Soomaa National Park
The national park, situated in South West Estonia, has been created to protect large raised bogs, flood plain grasslands, paludified forests and meandering rivers.
Established: 8 December 1993.
The territory of the national park is mostly covered with large mires, separated from each other by the rivers of the Pärnu River basin — the Navesti, Halliste, Raudna and Lemmjõgi rivers.
On the eastern margin of the national park lie the highest dunes on the Estonian mainland, situated some 50 kilometres off the contemporary coastline.
Flora and fauna
Soomaa is home to, and a breeding zone for, rare European mammals including roe deer, elk, wild boars, beavers, lynx, wolves and brown bears. Soomaa bog is also a breeding ground for several rare bird species, including golden eagles, black storks, black grouse and capercaillies. It is a habitat for some rare orchids as well.
What makes Soomaa unique is the so called "fifth season" - the spring flood, which can raise the water level five metres above the low-water level! Everywhere floods - meadows, fields, forests, roads and sometimes even houses.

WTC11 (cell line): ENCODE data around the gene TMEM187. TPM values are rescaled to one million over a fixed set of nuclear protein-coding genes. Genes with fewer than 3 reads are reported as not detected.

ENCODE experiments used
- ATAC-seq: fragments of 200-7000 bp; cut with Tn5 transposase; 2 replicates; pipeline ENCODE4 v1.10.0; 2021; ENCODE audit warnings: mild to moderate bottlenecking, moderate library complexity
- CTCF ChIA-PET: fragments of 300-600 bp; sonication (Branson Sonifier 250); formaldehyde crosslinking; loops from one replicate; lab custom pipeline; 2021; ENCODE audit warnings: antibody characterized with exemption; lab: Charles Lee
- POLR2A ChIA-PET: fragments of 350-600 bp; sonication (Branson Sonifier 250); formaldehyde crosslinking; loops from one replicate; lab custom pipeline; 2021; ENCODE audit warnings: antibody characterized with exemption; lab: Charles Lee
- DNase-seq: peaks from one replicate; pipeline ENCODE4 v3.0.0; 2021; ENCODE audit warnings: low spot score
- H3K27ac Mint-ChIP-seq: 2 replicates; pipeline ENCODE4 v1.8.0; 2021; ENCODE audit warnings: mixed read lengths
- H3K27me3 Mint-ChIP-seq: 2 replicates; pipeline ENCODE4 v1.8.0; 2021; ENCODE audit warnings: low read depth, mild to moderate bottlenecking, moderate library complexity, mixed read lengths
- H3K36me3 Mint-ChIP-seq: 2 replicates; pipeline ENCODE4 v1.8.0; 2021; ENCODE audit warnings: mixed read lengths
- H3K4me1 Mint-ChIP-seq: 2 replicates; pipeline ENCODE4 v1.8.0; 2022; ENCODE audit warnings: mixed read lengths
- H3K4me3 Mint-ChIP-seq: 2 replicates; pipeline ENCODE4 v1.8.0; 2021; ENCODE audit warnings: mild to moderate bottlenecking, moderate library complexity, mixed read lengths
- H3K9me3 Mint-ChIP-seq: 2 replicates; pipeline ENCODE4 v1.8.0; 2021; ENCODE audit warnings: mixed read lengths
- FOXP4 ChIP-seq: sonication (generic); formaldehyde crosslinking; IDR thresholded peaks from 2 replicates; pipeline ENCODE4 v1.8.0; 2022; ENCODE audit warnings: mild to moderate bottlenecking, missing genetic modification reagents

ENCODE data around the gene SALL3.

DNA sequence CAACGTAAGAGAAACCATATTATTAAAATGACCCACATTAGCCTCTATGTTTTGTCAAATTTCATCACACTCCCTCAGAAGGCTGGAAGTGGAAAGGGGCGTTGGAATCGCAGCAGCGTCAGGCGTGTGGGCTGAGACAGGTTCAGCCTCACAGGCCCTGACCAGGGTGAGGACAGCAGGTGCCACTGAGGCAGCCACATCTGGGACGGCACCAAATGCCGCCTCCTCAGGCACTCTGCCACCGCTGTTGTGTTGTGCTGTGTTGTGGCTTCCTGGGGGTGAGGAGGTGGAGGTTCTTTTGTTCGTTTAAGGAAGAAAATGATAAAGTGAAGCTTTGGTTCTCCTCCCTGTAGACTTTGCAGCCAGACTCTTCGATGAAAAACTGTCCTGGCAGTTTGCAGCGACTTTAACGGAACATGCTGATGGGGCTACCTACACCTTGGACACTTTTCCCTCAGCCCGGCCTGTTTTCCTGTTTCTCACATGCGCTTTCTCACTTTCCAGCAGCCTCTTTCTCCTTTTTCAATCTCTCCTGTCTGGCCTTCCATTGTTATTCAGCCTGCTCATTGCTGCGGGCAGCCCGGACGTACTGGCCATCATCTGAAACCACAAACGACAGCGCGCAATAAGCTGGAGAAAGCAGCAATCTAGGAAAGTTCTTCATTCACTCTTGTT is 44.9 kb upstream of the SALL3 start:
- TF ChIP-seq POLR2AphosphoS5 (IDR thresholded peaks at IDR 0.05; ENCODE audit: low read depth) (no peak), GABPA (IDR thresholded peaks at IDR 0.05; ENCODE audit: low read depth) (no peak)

The visiting centre of the Soomaa National Park is located in Tõramaa.
There are no fees to enter a national park. No fees for using walking trails and other infrastructure as well.
Canoeing is one of the best ways to explore the watery wilderness of Soomaa and several canoe tour companies operate in the area.
You can also follow the many hiking and study trails on foot.
There is an excellent walk through the forest to a raised bog, where there is a boardwalk and viewing platform. Some of the bog pools have ladders if it's warm enough for a swim. Access from near the park centre (58.450764, 25.059223) where you can get a map etc.
Canoeing is one popular activity and a good way to get to know Soomaa national park. Guided canoe trips are available, and rental of canoes as well.
The official Estonian tourism website provides an extensive list of options for accommodation.